Hands And NU Earn Grant Aimed At Youth Mental Health And Addiction


Hands and NU Earn Grant Aimed at Youth Mental Health and Addiction

Hands theFamilyHelpNetwork.ca, in partnership with Nipissing University, has been awarded an Ontario Youth Mental Health, Substance Use and Addictions Grant from Mental Health Research Canada (MHRC) and the Knowledge Institute on Child and Youth Mental Health and Addictions.

The $100,000 grant will be used to build community capacity for trauma informed and addiction approaches for youth in Northern Ontario.

Lead Investigators include Dr. Tina Benevides, Data Analysis and Research Evaluator at Hands; Trish Mintz, Director of Child and Youth Mental Health at Hands; and Dr. Andrew Weeks, Chair of the Psychology Department at Nipissing University.

Research shows that compared to other provinces, adolescents residing in Ontario report higher rates of illicit drug use. Parents and caregivers in rural communities in Northern Ontario face barriers in accessing appropriate services, a lack of clear referral pathways and a disconnect between assessments and interventions. Additional training is required for professionals to address the complexity of issues for youth presenting with mental health and addiction issues (concurrent disorders). Further, understanding how trauma and addiction impact brain architecture and function will be highly beneficial for front-line mental health professionals who work with youth with concurrent disorders.

“Investing in the mental health needs of the youth is incredibly important. We are proud to support community-based research and strive, through our funding and partnerships like this one with Hands theFamilyHelpNetwork.ca and Nipissing University, to build important bridges between academia and community,” said Akela Peoples, MHRC CEO.

“Thank you to the MHRC and the Knowledge Institute for recognizing the value in this work and investing in it,” said Mintz. “We are developing a plan to enhance core service providers’ ability to help youth who suffer with concurrent mental health, substance use, and addiction issues. We want to help front-line staff to build skills, collaborate effectively, and provide a common language and understanding of the latest research on the neuroscience of youth addiction.”

“The research is always progressing as we develop our understanding of highly complex issues relating to brain structures and function in youth addiction,” said Dr. Weeks. “We look forward to working with frontline workers who are actively helping youth with mental health and addiction concerns to share the latest research on what is going on in these developing brains and how traumatic experiences can alter brain function. We hope this vital knowledge will strengthen their ability to help these youth and families in need. We have a fantastic lab and team here at Nipissing University and are excited to play an important role in such valuable work in this mental health field.”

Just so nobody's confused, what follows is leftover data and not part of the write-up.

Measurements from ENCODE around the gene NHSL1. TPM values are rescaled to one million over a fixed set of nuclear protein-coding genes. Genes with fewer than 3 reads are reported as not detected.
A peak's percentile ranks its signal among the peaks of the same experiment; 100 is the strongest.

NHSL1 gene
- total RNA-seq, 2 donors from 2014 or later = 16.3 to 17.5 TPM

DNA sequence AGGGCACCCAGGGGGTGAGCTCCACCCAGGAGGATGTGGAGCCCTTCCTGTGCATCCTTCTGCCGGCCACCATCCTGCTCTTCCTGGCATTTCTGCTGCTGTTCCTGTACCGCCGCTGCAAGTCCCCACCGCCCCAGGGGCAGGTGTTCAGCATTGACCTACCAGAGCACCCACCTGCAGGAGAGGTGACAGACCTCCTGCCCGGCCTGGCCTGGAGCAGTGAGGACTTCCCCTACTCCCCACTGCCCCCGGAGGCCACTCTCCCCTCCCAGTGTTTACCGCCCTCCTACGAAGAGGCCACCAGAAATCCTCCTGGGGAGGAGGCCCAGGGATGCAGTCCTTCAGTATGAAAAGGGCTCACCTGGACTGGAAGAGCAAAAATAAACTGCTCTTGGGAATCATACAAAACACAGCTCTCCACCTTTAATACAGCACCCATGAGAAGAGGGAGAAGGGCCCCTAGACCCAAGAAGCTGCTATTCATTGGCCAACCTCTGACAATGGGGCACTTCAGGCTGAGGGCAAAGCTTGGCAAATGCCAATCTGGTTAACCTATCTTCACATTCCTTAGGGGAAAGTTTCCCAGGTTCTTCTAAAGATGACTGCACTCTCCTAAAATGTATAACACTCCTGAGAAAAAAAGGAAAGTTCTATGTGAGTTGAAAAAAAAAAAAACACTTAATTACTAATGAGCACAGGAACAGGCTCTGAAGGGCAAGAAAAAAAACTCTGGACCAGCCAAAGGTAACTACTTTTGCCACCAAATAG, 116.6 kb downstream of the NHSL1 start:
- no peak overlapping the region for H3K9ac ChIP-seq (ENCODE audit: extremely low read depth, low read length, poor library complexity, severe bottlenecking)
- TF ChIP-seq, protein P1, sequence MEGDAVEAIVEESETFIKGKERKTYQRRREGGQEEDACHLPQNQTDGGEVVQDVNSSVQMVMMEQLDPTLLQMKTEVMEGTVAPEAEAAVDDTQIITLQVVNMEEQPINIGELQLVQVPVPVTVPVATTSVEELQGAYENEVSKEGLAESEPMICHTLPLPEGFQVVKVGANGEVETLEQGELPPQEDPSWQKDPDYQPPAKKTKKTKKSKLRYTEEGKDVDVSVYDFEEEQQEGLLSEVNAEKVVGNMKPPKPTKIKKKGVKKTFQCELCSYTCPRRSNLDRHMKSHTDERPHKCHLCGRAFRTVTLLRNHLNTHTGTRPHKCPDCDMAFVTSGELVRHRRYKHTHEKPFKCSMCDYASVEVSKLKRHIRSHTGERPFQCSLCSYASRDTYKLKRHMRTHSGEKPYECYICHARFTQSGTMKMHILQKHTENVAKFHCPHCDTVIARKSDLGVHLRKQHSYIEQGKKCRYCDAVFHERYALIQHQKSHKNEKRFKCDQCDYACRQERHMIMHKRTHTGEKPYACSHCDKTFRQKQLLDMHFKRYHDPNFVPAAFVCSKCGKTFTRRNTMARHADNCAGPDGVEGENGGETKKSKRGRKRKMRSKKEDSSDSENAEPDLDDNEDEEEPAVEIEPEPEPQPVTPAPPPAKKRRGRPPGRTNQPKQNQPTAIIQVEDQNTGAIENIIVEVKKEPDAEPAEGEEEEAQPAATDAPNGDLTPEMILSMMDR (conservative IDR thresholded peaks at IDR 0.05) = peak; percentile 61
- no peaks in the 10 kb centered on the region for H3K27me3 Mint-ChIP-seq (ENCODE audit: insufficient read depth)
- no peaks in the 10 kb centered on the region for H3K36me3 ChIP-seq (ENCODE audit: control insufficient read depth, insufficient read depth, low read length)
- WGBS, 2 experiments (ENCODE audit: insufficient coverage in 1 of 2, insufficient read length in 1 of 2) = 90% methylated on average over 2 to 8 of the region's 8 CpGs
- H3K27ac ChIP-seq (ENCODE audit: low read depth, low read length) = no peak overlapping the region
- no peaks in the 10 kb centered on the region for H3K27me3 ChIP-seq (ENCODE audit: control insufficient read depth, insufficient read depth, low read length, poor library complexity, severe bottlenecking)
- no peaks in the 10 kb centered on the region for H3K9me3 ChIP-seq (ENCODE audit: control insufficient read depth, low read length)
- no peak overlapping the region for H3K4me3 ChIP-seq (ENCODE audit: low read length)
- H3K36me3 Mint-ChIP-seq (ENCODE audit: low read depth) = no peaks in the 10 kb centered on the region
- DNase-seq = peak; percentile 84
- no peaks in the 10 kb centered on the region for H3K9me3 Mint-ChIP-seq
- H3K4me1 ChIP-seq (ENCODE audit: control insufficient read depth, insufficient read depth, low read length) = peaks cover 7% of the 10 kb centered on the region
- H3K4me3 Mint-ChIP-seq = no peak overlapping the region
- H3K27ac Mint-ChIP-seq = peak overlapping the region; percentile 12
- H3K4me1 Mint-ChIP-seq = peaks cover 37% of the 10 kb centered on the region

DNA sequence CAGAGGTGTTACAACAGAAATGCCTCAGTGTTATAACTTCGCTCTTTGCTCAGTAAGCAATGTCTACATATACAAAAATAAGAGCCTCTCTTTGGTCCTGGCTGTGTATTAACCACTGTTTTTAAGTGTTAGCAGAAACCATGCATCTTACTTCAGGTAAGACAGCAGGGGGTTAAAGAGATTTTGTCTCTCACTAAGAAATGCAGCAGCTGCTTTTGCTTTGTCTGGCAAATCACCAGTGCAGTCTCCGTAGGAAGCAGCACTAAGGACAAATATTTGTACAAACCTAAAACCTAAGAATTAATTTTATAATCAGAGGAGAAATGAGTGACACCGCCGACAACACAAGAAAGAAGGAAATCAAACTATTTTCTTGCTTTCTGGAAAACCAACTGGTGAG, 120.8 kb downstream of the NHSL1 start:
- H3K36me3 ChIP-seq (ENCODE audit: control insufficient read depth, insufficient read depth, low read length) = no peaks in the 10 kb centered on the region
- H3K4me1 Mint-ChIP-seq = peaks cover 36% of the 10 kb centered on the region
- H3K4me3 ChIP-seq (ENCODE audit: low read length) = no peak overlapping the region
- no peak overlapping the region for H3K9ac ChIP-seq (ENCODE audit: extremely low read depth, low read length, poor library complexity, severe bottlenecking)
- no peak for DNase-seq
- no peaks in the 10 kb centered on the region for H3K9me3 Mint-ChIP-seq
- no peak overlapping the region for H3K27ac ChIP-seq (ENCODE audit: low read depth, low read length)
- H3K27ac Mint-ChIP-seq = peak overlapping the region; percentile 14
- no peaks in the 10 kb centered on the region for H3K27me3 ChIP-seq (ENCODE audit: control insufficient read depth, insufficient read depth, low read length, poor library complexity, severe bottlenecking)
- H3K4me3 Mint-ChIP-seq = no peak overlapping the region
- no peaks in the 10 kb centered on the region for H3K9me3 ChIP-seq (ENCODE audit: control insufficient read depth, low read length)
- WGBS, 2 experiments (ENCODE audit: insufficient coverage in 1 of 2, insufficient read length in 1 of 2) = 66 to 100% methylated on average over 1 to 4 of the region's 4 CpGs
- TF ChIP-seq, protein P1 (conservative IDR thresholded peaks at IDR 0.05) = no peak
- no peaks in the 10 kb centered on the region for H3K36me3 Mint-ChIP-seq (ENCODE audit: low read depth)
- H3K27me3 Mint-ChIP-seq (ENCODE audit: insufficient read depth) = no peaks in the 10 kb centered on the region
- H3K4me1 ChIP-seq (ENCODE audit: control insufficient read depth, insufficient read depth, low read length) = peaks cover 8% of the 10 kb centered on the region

The Mental Health Research Canada (MHRC) is an innovative national charitable organization that is dedicated to improving the lives of Canadians by advancing mental health knowledge in a unique but important way: we ensure the fulsome engagement of people with lived experience throughout the entire research process.  We pride ourselves on being nimble, collaborative, forward-looking and committed to excellence in all that we do.

The Knowledge Institute on Child and Youth Mental Health and Addictions supports Ontario child and youth mental health agencies, communities and decision makers to help young people in Ontario develop in ways that expand their future opportunities and ensure lifelong mental health. Their work is anchored by two core goals: to mobilize knowledge and improve quality across Ontario’s child and youth mental health and addictions sector. They are funded by the Ontario Ministry of Health and is a provincial program and department of CHEO.


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